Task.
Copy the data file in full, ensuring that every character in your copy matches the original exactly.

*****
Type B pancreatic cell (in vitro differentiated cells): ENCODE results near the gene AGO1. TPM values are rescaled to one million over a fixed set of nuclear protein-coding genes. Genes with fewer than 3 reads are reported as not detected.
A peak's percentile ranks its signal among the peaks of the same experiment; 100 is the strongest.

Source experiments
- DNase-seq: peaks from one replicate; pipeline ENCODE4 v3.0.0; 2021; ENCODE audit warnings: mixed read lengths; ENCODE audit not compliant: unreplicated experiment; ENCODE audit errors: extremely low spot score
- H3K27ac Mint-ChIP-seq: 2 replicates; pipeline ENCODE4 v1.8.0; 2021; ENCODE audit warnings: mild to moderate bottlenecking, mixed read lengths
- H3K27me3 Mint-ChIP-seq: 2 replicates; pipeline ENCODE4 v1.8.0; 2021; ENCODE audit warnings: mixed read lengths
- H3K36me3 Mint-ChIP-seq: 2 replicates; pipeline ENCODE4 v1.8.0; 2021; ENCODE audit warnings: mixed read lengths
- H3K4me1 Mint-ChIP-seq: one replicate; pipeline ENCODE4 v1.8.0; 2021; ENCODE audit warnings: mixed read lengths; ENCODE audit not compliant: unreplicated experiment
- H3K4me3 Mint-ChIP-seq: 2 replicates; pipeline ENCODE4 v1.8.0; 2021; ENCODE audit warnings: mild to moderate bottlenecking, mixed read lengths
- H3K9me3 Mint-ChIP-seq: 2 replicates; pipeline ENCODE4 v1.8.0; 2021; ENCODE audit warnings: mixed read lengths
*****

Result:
Type B pancreatic cell (in vitro differentiated cells): ENCODE results near the gene AGO1. TPM values are rescaled to one million over a fixed set of nuclear protein-coding genes. Genes with fewer than 3 reads are reported as not detected.
A peak's percentile ranks its signal among the peaks of the same experiment; 100 is the strongest.

Source experiments
- DNase-seq: peaks from one replicate; pipeline ENCODE4 v3.0.0; 2021; ENCODE audit warnings: mixed read lengths; ENCODE audit not compliant: unreplicated experiment; ENCODE audit errors: extremely low spot score
- H3K27ac Mint-ChIP-seq: 2 replicates; pipeline ENCODE4 v1.8.0; 2021; ENCODE audit warnings: mild to moderate bottlenecking, mixed read lengths
- H3K27me3 Mint-ChIP-seq: 2 replicates; pipeline ENCODE4 v1.8.0; 2021; ENCODE audit warnings: mixed read lengths
- H3K36me3 Mint-ChIP-seq: 2 replicates; pipeline ENCODE4 v1.8.0; 2021; ENCODE audit warnings: mixed read lengths
- H3K4me1 Mint-ChIP-seq: one replicate; pipeline ENCODE4 v1.8.0; 2021; ENCODE audit warnings: mixed read lengths; ENCODE audit not compliant: unreplicated experiment
- H3K4me3 Mint-ChIP-seq: 2 replicates; pipeline ENCODE4 v1.8.0; 2021; ENCODE audit warnings: mild to moderate bottlenecking, mixed read lengths
- H3K9me3 Mint-ChIP-seq: 2 replicates; pipeline ENCODE4 v1.8.0; 2021; ENCODE audit warnings: mixed read lengths